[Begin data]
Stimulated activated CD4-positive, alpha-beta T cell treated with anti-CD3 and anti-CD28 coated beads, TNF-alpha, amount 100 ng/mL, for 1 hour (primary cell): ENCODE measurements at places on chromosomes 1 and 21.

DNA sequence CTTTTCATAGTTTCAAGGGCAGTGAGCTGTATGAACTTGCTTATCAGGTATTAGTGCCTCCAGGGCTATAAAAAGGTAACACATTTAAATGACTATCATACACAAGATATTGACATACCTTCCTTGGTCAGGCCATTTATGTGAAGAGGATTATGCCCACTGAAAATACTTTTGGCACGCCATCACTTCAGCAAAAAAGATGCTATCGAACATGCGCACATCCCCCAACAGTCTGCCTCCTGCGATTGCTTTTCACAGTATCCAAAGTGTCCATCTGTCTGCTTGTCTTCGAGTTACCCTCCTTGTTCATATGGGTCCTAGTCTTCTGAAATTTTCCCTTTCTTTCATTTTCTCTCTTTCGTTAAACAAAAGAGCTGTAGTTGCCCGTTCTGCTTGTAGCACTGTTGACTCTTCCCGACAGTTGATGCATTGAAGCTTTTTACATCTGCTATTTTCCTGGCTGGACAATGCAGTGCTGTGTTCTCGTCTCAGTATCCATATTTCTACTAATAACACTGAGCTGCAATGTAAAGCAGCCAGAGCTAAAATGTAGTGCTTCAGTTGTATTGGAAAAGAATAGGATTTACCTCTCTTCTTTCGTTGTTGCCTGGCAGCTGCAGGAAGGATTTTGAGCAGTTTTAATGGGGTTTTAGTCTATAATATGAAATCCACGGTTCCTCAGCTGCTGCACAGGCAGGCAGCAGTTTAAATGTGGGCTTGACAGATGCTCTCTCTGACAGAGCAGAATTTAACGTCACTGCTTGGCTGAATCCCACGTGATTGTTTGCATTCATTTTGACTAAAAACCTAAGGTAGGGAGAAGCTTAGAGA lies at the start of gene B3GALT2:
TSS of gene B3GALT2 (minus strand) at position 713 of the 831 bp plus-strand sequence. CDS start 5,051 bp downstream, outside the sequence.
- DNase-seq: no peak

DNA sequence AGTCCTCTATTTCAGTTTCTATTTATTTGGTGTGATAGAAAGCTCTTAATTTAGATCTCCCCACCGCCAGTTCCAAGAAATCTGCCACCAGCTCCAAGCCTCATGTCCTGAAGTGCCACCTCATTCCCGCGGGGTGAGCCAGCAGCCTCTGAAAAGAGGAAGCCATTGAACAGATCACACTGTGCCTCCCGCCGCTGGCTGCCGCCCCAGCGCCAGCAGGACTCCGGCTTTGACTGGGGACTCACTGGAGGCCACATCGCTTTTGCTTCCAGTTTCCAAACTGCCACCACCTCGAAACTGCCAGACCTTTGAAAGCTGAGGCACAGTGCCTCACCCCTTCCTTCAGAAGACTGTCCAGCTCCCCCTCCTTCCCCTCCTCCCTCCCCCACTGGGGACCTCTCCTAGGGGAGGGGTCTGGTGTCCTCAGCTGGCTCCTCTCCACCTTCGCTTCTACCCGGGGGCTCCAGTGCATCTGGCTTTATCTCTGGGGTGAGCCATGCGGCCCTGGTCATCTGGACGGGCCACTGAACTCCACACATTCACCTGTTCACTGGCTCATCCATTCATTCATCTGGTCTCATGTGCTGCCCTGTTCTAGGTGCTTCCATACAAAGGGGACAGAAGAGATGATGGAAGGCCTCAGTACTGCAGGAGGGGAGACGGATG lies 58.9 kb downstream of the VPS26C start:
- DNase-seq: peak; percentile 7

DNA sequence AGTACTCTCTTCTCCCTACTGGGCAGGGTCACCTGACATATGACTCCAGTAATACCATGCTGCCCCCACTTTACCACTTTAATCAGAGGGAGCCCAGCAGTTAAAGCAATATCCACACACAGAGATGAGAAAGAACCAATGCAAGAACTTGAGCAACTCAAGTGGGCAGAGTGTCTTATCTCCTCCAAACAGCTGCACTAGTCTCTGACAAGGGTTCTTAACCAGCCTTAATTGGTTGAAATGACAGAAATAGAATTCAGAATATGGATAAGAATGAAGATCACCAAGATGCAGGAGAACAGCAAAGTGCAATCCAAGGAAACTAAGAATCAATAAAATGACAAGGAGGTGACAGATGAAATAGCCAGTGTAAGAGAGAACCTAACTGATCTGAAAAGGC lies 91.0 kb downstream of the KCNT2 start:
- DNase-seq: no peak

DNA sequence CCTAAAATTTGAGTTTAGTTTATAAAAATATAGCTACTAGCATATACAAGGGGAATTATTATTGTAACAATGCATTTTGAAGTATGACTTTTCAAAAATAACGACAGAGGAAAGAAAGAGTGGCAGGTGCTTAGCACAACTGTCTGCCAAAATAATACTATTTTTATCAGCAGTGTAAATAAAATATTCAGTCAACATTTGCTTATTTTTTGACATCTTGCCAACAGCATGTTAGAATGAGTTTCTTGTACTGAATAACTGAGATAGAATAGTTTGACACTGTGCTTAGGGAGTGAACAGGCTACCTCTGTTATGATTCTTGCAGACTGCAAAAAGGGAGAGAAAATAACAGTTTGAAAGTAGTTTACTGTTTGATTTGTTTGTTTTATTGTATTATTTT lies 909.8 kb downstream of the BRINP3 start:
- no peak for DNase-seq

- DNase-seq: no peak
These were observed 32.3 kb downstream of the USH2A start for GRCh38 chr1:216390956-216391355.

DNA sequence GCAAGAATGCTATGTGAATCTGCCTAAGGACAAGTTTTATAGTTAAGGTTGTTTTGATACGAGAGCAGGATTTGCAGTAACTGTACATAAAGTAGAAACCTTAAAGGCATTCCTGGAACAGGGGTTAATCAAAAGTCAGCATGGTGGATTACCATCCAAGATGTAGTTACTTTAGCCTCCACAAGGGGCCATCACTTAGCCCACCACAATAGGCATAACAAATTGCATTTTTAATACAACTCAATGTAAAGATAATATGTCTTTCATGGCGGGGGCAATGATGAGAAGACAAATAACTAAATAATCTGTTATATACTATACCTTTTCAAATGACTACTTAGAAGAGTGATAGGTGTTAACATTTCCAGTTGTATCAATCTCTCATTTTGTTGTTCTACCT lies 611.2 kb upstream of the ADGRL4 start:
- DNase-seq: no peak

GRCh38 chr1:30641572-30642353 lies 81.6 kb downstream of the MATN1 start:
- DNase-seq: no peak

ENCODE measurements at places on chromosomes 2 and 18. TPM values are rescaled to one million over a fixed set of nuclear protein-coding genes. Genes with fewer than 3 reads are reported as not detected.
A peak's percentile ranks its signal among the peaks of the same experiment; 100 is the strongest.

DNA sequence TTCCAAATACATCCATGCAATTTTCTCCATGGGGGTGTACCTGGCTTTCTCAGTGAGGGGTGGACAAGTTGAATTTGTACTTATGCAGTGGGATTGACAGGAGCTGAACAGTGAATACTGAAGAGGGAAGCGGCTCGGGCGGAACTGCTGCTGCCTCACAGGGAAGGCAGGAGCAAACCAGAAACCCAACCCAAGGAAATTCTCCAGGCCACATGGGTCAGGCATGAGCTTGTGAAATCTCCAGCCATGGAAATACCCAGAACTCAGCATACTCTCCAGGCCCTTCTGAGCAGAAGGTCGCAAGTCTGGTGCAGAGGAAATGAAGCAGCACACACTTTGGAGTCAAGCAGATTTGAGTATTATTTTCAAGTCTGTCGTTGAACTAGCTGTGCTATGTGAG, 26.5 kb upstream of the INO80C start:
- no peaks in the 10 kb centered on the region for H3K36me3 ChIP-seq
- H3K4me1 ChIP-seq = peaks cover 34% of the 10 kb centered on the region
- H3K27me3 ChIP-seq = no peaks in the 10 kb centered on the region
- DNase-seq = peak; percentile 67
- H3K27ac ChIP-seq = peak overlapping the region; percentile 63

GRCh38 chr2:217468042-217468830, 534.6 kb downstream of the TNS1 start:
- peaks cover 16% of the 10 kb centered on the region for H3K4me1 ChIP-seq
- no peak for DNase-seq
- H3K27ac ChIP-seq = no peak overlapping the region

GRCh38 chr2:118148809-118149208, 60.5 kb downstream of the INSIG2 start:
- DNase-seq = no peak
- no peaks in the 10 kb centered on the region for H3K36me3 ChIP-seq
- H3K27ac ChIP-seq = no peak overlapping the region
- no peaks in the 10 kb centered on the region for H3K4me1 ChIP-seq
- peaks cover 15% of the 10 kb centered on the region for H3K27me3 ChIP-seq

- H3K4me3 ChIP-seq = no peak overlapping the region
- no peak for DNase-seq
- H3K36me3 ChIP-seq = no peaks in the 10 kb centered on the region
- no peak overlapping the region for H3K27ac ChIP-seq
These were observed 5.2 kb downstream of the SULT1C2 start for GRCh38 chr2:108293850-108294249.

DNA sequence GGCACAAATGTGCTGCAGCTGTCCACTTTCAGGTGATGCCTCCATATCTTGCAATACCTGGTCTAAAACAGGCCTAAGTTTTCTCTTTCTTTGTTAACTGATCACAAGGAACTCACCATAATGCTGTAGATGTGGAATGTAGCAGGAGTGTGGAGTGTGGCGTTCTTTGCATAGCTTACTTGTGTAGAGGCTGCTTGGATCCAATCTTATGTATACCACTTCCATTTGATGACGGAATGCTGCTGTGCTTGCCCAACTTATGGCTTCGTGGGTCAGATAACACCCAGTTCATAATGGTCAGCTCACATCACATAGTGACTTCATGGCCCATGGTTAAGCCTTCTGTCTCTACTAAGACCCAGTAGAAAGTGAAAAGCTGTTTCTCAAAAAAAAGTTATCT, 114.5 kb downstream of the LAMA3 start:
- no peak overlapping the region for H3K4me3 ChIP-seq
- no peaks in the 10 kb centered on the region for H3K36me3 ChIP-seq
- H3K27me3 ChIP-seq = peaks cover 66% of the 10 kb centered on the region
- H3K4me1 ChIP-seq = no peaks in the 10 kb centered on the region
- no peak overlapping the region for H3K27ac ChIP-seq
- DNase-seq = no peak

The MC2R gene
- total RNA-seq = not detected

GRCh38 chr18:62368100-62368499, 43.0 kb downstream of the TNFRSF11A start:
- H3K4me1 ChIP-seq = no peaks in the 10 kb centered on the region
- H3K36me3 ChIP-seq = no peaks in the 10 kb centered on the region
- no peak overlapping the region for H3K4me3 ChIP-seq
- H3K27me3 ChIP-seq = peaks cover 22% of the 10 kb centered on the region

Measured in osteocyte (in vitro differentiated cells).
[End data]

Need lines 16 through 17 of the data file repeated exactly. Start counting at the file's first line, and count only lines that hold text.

- DNase-seq: no peak

ENCODE measurements at places on chromosomes 2 and 18. TPM values are rescaled to one million over a fixed set of nuclear protein-coding genes. Genes with fewer than 3 reads are reported as not detected.